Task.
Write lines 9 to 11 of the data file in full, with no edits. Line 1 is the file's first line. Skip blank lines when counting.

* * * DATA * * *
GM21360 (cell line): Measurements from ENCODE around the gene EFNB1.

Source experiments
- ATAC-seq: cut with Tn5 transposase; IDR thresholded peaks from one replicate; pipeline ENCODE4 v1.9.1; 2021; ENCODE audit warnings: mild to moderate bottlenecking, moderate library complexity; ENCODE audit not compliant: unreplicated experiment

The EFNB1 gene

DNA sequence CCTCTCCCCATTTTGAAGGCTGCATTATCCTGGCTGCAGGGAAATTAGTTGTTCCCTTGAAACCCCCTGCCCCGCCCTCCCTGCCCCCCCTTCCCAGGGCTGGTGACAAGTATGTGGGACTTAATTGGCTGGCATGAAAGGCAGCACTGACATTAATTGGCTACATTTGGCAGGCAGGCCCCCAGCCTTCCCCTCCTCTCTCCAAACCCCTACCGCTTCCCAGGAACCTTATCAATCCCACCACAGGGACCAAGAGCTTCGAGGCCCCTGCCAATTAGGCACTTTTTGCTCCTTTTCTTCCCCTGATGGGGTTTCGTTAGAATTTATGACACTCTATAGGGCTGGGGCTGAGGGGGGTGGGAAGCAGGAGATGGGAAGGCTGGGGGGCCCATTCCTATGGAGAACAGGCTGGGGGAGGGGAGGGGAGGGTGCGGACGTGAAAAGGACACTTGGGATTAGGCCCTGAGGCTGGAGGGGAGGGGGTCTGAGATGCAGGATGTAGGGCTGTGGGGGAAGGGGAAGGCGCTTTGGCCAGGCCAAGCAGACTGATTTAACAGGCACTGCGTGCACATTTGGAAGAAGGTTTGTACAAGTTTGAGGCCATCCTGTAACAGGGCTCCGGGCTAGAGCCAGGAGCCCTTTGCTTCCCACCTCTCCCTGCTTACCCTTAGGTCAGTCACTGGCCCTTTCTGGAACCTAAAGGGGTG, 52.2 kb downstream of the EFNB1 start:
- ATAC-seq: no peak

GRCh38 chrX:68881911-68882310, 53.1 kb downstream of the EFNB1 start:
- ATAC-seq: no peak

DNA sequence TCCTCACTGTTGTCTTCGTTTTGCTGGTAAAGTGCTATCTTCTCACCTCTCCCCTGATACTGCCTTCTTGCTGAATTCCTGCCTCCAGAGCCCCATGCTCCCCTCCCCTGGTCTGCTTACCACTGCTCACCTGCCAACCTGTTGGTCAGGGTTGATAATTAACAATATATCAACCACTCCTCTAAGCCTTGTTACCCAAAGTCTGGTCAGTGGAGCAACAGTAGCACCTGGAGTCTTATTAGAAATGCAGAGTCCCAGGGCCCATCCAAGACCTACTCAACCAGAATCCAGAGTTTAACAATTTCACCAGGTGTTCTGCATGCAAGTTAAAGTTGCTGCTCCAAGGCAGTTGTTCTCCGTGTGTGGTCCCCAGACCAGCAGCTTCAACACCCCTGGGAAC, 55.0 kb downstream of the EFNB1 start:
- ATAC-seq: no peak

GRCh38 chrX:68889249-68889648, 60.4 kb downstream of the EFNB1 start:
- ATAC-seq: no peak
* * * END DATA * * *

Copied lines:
DNA sequence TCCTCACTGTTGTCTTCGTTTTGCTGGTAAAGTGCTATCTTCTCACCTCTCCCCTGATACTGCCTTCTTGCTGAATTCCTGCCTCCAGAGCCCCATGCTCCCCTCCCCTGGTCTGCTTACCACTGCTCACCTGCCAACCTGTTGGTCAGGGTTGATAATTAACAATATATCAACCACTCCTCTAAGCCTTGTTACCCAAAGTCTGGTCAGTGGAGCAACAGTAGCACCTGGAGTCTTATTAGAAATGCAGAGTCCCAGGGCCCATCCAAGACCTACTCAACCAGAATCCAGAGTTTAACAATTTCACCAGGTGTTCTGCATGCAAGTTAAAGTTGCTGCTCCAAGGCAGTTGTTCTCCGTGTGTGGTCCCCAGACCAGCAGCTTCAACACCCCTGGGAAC, 55.0 kb downstream of the EFNB1 start:
- ATAC-seq: no peak

GRCh38 chrX:68889249-68889648, 60.4 kb downstream of the EFNB1 start: